Two Strategic Issues in Apologizing

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Condition on the discount rate for Apologize-and-Restitute to be an equilibrium

To determine the critical such that Apologize-and-Restitute is an equilibrium, we consider the possible positions that the Row player could be in and compare the present value of sticking with the SSP versus choosing the most attractive alternative. By standard arguments Row’s present value is calculated under the assumption that Column uses the SSP, that Row deviates at the first stage and returns to the SSP immediately after the deviation.

Suppose players are on the initial path. The sequence of play will be TT, TT, TT, . . . and Row’s payoff stream will be 6, 6, 6, . . . for a present value of 6/(1 - ). If Row deviates to W on the first move the play will be WT, SW, TW, TT, TT, . . . and Row’s stream will be 12, -1, -6, 6, 6 . . . for a present value of 12 - 1- 62 + 63/(1 -). As long as > .473, the former value will be greater and Row will not be tempted to deviate. There are four other positions that Row may face during the game – at the first or second move or Row’s own punishment path, or of Column’s path, and each of these yields a condition on for compliance with the equilibrium. All of these conditions must hold for the strategies to be a subgame perfect equilibrium, and the strictest is found to be  > .564.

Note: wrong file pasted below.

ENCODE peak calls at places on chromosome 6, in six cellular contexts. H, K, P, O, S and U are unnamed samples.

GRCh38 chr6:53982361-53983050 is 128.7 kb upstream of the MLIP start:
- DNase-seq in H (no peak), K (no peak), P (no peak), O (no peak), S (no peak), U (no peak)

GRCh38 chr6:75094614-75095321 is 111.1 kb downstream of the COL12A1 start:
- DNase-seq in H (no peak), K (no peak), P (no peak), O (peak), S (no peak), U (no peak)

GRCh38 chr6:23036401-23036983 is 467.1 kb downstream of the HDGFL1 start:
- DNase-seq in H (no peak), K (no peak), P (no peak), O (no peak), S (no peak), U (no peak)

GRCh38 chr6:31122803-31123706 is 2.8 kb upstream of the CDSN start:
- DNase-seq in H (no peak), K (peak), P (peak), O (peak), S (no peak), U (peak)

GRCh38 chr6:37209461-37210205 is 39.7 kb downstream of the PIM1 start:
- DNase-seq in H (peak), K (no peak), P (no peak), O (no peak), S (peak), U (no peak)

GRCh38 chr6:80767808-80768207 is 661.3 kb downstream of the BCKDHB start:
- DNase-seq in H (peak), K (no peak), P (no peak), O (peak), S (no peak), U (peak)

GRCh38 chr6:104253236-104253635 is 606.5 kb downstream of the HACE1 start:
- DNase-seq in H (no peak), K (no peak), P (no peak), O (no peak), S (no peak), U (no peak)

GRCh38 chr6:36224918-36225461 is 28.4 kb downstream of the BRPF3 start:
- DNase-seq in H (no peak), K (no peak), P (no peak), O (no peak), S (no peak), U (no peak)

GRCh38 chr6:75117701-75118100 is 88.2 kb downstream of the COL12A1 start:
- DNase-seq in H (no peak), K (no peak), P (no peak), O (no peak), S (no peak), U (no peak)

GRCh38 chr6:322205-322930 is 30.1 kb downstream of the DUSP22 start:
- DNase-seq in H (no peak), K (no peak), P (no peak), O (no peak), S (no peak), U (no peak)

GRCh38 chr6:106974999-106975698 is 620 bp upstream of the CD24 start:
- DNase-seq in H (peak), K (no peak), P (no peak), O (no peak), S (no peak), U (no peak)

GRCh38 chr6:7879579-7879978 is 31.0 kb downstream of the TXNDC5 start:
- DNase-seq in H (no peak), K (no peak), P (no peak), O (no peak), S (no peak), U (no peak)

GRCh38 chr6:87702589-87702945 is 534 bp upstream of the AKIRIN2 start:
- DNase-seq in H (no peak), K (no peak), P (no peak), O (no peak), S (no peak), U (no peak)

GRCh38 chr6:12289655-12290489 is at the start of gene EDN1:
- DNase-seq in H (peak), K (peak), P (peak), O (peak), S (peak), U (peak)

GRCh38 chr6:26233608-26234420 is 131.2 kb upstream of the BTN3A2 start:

The robustness of Apologize-and-Restitute

There is a finite number of pure-strategy symmetrical equilibria that produce cooperation and restore it after a violation in two stages. Row has three possible moves for each of the first two stages of Row’s punishment path, and so does Column, yielding 81 possibilities. By considering cases it can be shown that for these particular payoffs, Apologize-and-Restitute has a lower threshold for maintaining cooperation than any other strategy in the set.

Equilibria of the partial transparency game
Player 1’s payoff is increasing in b, and b has no other effect within the model. Therefore if in equilibrium Player 1 promises for a given b, he will promise for all higher values of b as well. It follows that generically, 1’s strategy can be represented by a function of c, f(c), which states the cutoff for b above which 1 will promise. Also if the probability of promising is positive, then f(0) = 0 since a player with c = 0 can only gain by promising. We will first consider the case of a function such that 0 < f(c) < 0 for 0 < c < 1.

If Player 1 promises, he will gain (1-c)2/2 from

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